Map of the county-by-county primary and caucus results by dreaminonempty
There's the media's view of the current election:
And then there's reality.
Barack Obama faced renewed questions yesterday about his ability to deliver a Democratic victory in November after his failure to knock out Hillary Clinton in Tuesday's Pennsylvania primary.
With the protracted campaign entering its final phase, Clinton won the primary with 55% of the vote against 45% for Obama, a majority achieved by decisive wins among white voters, Catholics and low-income households.The result did not significantly dent Obama's lead in delegates, popular vote or fundraising, neither did it fundamentally alter his status as the Democratic frontrunner. But Clinton cast it as a turning point. "The tide is turning," she said in an email to supporters yesterday morning.
This election has been over since February, even if we didn't realize it at the time. Clinton has won all the states that she was expected to win the day after Super Tuesday (and by similar margins). Obama has won all the states he was expected to win. The Reverend Wright, NAFTA, Tuzla and "bitter" controversies haven't affected the race at all.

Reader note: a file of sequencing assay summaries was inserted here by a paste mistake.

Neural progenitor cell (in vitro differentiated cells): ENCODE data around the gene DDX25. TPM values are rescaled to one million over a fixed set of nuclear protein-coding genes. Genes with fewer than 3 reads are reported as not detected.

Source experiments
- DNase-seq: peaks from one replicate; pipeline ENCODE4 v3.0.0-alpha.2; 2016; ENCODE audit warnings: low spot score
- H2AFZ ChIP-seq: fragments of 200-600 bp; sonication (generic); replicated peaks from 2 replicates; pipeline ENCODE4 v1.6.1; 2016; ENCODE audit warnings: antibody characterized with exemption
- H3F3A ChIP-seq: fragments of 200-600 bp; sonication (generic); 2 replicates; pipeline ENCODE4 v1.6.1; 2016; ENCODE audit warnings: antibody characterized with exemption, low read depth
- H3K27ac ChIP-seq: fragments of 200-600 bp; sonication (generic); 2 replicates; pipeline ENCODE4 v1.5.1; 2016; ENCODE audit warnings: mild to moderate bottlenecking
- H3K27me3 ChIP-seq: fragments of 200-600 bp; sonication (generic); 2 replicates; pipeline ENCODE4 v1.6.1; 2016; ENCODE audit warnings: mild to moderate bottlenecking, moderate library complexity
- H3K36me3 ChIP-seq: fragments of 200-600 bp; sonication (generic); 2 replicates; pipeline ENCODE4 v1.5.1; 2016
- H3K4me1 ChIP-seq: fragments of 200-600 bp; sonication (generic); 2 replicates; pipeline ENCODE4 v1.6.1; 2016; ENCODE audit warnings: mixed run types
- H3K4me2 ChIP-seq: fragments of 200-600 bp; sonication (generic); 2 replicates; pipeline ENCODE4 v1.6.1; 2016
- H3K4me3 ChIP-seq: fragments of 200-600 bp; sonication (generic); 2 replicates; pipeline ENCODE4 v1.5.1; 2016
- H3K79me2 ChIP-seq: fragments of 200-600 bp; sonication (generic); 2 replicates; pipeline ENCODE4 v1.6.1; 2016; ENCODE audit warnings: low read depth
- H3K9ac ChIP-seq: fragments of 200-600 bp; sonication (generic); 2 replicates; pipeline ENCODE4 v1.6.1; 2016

Take a look at the map above and you'll see that Hillary's greatest support follows the Appalachian mountains from northern New York state down through Tennessee then slides into Arkansas and Texas. Obama's strength has been in the south and northwest. A bright 7 year-old could tell you where the next blue and green pieces of that puzzle will go.
What looks like momentum is simply a fluke of the primary calendar. Despite reports of voters who haven't made up their minds - they basically have.
Barack will win in North Carolina, Oregon, South Dakota, and Montana. Hillary will win in Kentucky, Puerto Rico and West Virginia. Indiana is a tossup. He'll end up with about a 150 pledged delegate lead.
And the superdelegates aren't going to overturn that result.